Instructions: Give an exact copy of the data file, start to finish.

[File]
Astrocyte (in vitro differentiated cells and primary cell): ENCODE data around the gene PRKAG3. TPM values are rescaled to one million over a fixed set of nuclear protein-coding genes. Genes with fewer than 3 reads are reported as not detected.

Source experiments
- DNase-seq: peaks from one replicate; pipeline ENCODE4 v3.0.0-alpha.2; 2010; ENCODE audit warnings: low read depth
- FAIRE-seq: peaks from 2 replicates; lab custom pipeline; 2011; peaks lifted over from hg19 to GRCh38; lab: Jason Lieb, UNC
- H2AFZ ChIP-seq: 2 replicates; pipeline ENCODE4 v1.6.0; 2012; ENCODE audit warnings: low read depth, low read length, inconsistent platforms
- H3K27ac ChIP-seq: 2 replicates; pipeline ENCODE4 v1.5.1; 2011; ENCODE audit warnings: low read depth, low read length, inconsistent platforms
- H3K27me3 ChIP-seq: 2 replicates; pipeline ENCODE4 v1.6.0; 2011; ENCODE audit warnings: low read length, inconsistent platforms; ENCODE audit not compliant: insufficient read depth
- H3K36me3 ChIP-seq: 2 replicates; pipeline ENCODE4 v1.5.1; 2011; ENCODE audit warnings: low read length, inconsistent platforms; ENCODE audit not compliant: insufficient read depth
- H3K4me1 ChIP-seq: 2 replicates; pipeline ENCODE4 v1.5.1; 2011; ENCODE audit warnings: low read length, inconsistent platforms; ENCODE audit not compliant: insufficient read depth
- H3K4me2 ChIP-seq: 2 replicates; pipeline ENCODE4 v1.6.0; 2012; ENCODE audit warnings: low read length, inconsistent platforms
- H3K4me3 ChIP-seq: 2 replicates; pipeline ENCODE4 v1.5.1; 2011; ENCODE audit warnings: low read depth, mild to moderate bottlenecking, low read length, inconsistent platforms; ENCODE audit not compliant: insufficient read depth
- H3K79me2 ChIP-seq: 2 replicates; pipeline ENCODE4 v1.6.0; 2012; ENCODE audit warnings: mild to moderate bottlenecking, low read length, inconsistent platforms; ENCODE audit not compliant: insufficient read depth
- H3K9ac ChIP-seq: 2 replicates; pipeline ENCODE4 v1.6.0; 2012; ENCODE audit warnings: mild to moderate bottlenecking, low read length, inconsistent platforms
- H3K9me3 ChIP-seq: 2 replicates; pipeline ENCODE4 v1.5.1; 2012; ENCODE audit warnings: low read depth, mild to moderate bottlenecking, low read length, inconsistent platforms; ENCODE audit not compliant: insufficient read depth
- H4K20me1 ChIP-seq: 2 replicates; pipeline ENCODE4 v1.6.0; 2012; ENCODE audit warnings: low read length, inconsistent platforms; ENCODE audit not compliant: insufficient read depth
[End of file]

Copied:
Astrocyte (in vitro differentiated cells and primary cell): ENCODE data around the gene PRKAG3. TPM values are rescaled to one million over a fixed set of nuclear protein-coding genes. Genes with fewer than 3 reads are reported as not detected.

Source experiments
- DNase-seq: peaks from one replicate; pipeline ENCODE4 v3.0.0-alpha.2; 2010; ENCODE audit warnings: low read depth
- FAIRE-seq: peaks from 2 replicates; lab custom pipeline; 2011; peaks lifted over from hg19 to GRCh38; lab: Jason Lieb, UNC
- H2AFZ ChIP-seq: 2 replicates; pipeline ENCODE4 v1.6.0; 2012; ENCODE audit warnings: low read depth, low read length, inconsistent platforms
- H3K27ac ChIP-seq: 2 replicates; pipeline ENCODE4 v1.5.1; 2011; ENCODE audit warnings: low read depth, low read length, inconsistent platforms
- H3K27me3 ChIP-seq: 2 replicates; pipeline ENCODE4 v1.6.0; 2011; ENCODE audit warnings: low read length, inconsistent platforms; ENCODE audit not compliant: insufficient read depth
- H3K36me3 ChIP-seq: 2 replicates; pipeline ENCODE4 v1.5.1; 2011; ENCODE audit warnings: low read length, inconsistent platforms; ENCODE audit not compliant: insufficient read depth
- H3K4me1 ChIP-seq: 2 replicates; pipeline ENCODE4 v1.5.1; 2011; ENCODE audit warnings: low read length, inconsistent platforms; ENCODE audit not compliant: insufficient read depth
- H3K4me2 ChIP-seq: 2 replicates; pipeline ENCODE4 v1.6.0; 2012; ENCODE audit warnings: low read length, inconsistent platforms
- H3K4me3 ChIP-seq: 2 replicates; pipeline ENCODE4 v1.5.1; 2011; ENCODE audit warnings: low read depth, mild to moderate bottlenecking, low read length, inconsistent platforms; ENCODE audit not compliant: insufficient read depth
- H3K79me2 ChIP-seq: 2 replicates; pipeline ENCODE4 v1.6.0; 2012; ENCODE audit warnings: mild to moderate bottlenecking, low read length, inconsistent platforms; ENCODE audit not compliant: insufficient read depth
- H3K9ac ChIP-seq: 2 replicates; pipeline ENCODE4 v1.6.0; 2012; ENCODE audit warnings: mild to moderate bottlenecking, low read length, inconsistent platforms
- H3K9me3 ChIP-seq: 2 replicates; pipeline ENCODE4 v1.5.1; 2012; ENCODE audit warnings: low read depth, mild to moderate bottlenecking, low read length, inconsistent platforms; ENCODE audit not compliant: insufficient read depth
- H4K20me1 ChIP-seq: 2 replicates; pipeline ENCODE4 v1.6.0; 2012; ENCODE audit warnings: low read length, inconsistent platforms; ENCODE audit not compliant: insufficient read depth